ἀμήν, ἡ εὐλογία καὶ ἡ δόξα ❏καὶ ἡ σοφία✓ καὶ ἡ εὐχαριστία καὶ ἡ τιμὴ καὶ ἡ δύναμις καὶ ἡ ἰσχὺς τῷ θεῷ ἡμῶν εἰς τοὺς αἰῶνας τῶν αἰώνων· ❍ἀμήν. 13 Καὶ ἀπεκρίθη εἷς ❍ἐκ τῶν πρεσβυτέρων λέγων μοι· οὗτοι οἱ περιβεβλημένοι τὰς στολὰς τὰς λευκὰς τίνες εἰσὶν καὶ πόθεν ἦλθον; 14 καὶ ❐εἴρηκα αὐτῷ· κύριέ ❍μου, σὺ οἶδας. καὶ εἶπέν μοι· οὗτοί εἰσιν οἱ ἐρχόμενοι ἐκ τῆς θλίψεως τῆς μεγάλης καὶ ❑ἔπλυναν τὰς στολὰς αὐτῶν καὶ ἐλεύκαναν ❍1αὐτὰς ἐν τῷ αἵματι τοῦ ἀρνίου. 15 διὰ τοῦτό εἰσιν ἐνώπιον τοῦ θρόνου τοῦ θεοῦ καὶ λατρεύουσιν αὐτῷ ἡμέρας καὶ νυκτὸς ἐν τῷ ναῷ αὐτοῦ, καὶ ὁ καθήμενος ἐπὶ ✕τοῦ θρόνου✖ ✔σκηνώσει ἐπʼ✙ αὐτούς. 16 οὐ πεινάσουσιν ❍ἔτι οὐδὲ διψήσουσιν ❍1ἔτι ❐οὐδὲ μὴ ✕πέσῃ ἐπʼ✖ αὐτοὺς ὁ ἥλιος οὐδὲ πᾶν καῦμα, 17 ὅτι τὸ ἀρνίον τὸ ἀνὰ μέσον τοῦ θρόνου ❐ποιμανεῖ αὐτοὺς καὶ ❐ὁδηγήσει αὐτοὺς ἐπὶ ❑ζωῆς πηγὰς ὑδάτων, καὶ ἐξαλείψει ὁ θεὸς πᾶν δάκρυον ❐1ἐκ τῶν ὀφθαλμῶν αὐτῶν.1 1 John 3:1-3 (NA27 w/Apparatus) Ἴδετε ποταπὴν ἀγάπην ✕δέδωκεν ἡμῖν✖ ὁ πατήρ, ἵνα τέκνα θεοῦ κληθῶμεν, ❏καὶ ἐσμέν✓. διὰ τοῦτο ὁ κόσμος οὐ γινώσκει ❐ἡμᾶς, ὅτι οὐκ ἔγνω αὐτόν. 2 ἀγαπητοί, νῦν τέκνα θεοῦ ἐσμεν, καὶ οὔπω ἐφανερώθη τί ἐσόμεθα. οἴδαμεν ✗ ὅτι ἐὰν φανερωθῇ, ὅμοιοι αὐτῷ ἐσόμεθα, ὅτι ὀψόμεθα αὐτὸν καθώς ἐστιν. 3 καὶ πᾶς ὁ ἔχων τὴν ἐλπίδα ταύτην ἐπʼ αὐτῷ ἁγνίζει ἑαυτόν, καθὼς ἐκεῖνος ἁγνός ἐστιν.2

Nestle, E., Nestle, E., Aland, K., Aland, B., & Universität Münster. Institut für Neutestamentliche Textforschung. (1993, ©1979). Novum Testamentum Graece (27. Aufl., rev.). Stuttgart: Deutsche Bibelstiftung. 2 Nestle, E., Nestle, E., Aland, K., Aland, B., & Universität Münster. Institut für Neutestamentliche Textforschung. (1993, ©1979). Novum Testamentum Graece (27. Aufl., rev.). Stuttgart: Deutsche 5

Matthew 5:1-12 (NA27 w/Apparatus) Ἰδὼν δὲ τοὺς ὄχλους ἀνέβη εἰς τὸ ὄρος, καὶ καθίσαντος αὐτοῦ προσῆλθαν ❍αὐτῷ οἱ μαθηταὶ αὐτοῦ· 2 καὶ ἀνοίξας τὸ στόμα αὐτοῦ ἐδίδασκεν αὐτοὺς λέγων· 3 Μακάριοι οἱ πτωχοὶ τῷ πνεύματι, ὅτι αὐτῶν ἐστιν ἡ βασιλεία τῶν οὐρανῶν. 4 ❦μακάριοι οἱ πενθοῦντες✗, ὅτι αὐτοὶ παρακληθήσονται. 5 ❏μακάριοι οἱ πραεῖς, ὅτι αὐτοὶ κληρονομήσουσιν τὴν γῆν.❧✓ 6 μακάριοι οἱ πεινῶντες καὶ διψῶντες τὴν δικαιοσύνην, ὅτι αὐτοὶ χορτασθήσονται. 7 μακάριοι οἱ ἐλεήμονες, ὅτι αὐτοὶ ἐλεηθήσονται. 8 μακάριοι οἱ καθαροὶ τῇ καρδίᾳ, ὅτι αὐτοὶ τὸν θεὸν ὄψονται. 9 μακάριοι οἱ εἰρηνοποιοί, ὅτι ❍αὐτοὶ υἱοὶ θεοῦ κληθήσονται. 10 μακάριοι οἱ δεδιωγμένοι ἕνεκεν δικαιοσύνης, ὅτι αὐτῶν ἐστιν ἡ βασιλεία τῶν οὐρανῶν. 11 μακάριοί ἐστε ὅταν ✗ ❦ὀνειδίσωσιν ὑμᾶς καὶ ❐διώξωσιν❧ καὶ εἴπωσιν ❦1πᾶν πονηρὸν ✘ καθʼ ὑμῶν❧ ❍[ψευδόμενοι] ἕνεκεν ❑ἐμοῦ. 12 χαίρετε καὶ ἀγαλλιᾶσθε, ὅτι ὁ μισθὸς ὑμῶν πολὺς ἐν τοῖς οὐρανοῖς· οὕτως γὰρ ἐδίωξαν τοὺς προφήτας ❏τοὺς πρὸ ὑμῶν✓✗.3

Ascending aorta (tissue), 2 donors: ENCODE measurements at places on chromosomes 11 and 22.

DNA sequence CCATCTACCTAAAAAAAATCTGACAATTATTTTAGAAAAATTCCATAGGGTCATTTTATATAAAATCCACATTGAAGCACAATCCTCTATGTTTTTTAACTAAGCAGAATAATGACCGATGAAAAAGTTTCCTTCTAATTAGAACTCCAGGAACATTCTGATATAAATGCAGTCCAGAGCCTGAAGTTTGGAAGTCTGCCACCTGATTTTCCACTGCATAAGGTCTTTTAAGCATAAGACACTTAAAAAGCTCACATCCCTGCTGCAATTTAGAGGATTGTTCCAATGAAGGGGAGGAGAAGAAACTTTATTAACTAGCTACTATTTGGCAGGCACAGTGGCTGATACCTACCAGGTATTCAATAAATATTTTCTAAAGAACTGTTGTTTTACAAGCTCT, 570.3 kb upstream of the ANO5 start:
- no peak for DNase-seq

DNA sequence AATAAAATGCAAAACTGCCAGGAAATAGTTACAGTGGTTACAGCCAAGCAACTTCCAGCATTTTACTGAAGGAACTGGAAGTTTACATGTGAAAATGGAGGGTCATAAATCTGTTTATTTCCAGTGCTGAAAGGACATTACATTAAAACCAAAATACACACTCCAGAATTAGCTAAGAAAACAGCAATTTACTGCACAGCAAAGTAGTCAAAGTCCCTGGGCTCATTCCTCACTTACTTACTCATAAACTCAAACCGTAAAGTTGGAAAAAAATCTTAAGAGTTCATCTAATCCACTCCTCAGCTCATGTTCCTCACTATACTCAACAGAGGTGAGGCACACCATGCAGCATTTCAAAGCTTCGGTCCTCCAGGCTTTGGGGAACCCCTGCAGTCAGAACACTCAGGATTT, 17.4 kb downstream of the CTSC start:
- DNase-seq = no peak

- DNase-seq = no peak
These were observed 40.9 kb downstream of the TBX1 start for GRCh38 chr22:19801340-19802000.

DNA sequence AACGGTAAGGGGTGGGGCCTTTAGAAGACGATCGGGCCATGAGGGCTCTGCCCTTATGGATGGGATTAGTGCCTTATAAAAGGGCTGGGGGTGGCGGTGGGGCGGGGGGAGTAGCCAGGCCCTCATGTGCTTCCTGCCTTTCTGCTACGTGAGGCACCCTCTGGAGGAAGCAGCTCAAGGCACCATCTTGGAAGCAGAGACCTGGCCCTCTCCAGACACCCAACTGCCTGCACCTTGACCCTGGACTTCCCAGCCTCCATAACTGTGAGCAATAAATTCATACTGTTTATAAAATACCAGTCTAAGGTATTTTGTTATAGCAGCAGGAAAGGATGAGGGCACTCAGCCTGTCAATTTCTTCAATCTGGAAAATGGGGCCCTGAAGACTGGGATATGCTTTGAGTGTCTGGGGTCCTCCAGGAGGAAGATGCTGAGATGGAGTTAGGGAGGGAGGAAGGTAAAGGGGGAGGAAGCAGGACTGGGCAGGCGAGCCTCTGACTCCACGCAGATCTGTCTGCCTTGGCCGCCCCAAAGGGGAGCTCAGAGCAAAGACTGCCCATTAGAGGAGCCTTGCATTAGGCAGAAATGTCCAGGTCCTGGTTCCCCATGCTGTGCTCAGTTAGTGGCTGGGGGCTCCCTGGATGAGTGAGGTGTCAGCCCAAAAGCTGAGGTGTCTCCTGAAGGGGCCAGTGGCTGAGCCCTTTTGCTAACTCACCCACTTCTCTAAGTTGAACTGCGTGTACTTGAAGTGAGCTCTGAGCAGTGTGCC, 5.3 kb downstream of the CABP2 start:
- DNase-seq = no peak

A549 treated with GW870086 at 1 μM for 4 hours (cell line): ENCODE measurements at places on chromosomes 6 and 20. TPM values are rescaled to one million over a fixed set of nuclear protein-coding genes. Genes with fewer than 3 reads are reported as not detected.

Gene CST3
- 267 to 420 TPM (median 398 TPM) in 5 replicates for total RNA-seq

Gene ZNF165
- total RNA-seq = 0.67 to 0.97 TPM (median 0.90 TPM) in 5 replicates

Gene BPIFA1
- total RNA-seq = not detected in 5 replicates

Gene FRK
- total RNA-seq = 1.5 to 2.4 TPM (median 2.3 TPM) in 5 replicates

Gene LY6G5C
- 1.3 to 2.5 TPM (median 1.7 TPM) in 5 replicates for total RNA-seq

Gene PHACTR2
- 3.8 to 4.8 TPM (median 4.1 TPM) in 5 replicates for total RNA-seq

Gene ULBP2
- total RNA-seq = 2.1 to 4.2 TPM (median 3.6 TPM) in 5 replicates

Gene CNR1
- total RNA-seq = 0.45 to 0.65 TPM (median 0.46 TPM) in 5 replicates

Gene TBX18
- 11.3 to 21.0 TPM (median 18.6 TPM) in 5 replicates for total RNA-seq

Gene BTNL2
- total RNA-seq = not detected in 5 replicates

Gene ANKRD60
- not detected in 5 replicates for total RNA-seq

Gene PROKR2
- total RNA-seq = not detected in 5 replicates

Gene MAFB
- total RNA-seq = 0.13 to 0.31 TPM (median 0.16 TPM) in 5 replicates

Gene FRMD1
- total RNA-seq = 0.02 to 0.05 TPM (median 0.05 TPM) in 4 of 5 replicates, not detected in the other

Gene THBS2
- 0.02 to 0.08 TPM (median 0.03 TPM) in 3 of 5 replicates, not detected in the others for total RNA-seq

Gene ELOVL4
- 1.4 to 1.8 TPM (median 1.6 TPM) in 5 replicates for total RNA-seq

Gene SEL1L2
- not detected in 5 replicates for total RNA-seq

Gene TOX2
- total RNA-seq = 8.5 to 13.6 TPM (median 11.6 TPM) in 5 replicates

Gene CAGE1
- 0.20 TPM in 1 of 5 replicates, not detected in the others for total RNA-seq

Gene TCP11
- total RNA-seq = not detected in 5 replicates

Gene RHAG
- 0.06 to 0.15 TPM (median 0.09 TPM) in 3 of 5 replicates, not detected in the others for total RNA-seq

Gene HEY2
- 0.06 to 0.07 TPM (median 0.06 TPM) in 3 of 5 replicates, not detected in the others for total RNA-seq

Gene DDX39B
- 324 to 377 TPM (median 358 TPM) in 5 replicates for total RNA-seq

Nestle, E., Nestle, E., Aland, K., Aland, B., & Universität Münster. Institut für Neutestamentliche Textforschung. (1993, ©1979). Novum Testamentum Graece (27. Aufl., rev.). Stuttgart: Deutsche Bibelstiftung. 6

5:3 πτωχοὶ — ① pert. to being economically disadvantaged, orig. ‘begging’ (s. πένης for a differentiation betw. the two words; note the juxtaposition in Ps 39:18; 69:6 al.), dependent on others for support, but also simply poor… ③ lacking in spiritual worth, fig. ext. of 1.4 I love the GOD’S WORD translation here (even though it’s a paraphrase): “Blessed are those who recognize they are spiritually helpless.”5 πνεύματι —ⓑ as the source and seat of insight, feeling, and will, gener. as the representative part of human inner life… —The mng. of the expr. οἱ πτωχοὶ τῷ πνεύματι Mt 5:3 is difficult to determine w. certainty…. The sense is prob. those who are poor in their inner life, because they do not have a misdirected pride in their own spiritual riches…6 (Did you understand that? I had to read it several times myself. It means these people think they are spiritually bankrupt. See the GOD’S WORD translation above.) BDF §197 classifies this as a Dative of Respect.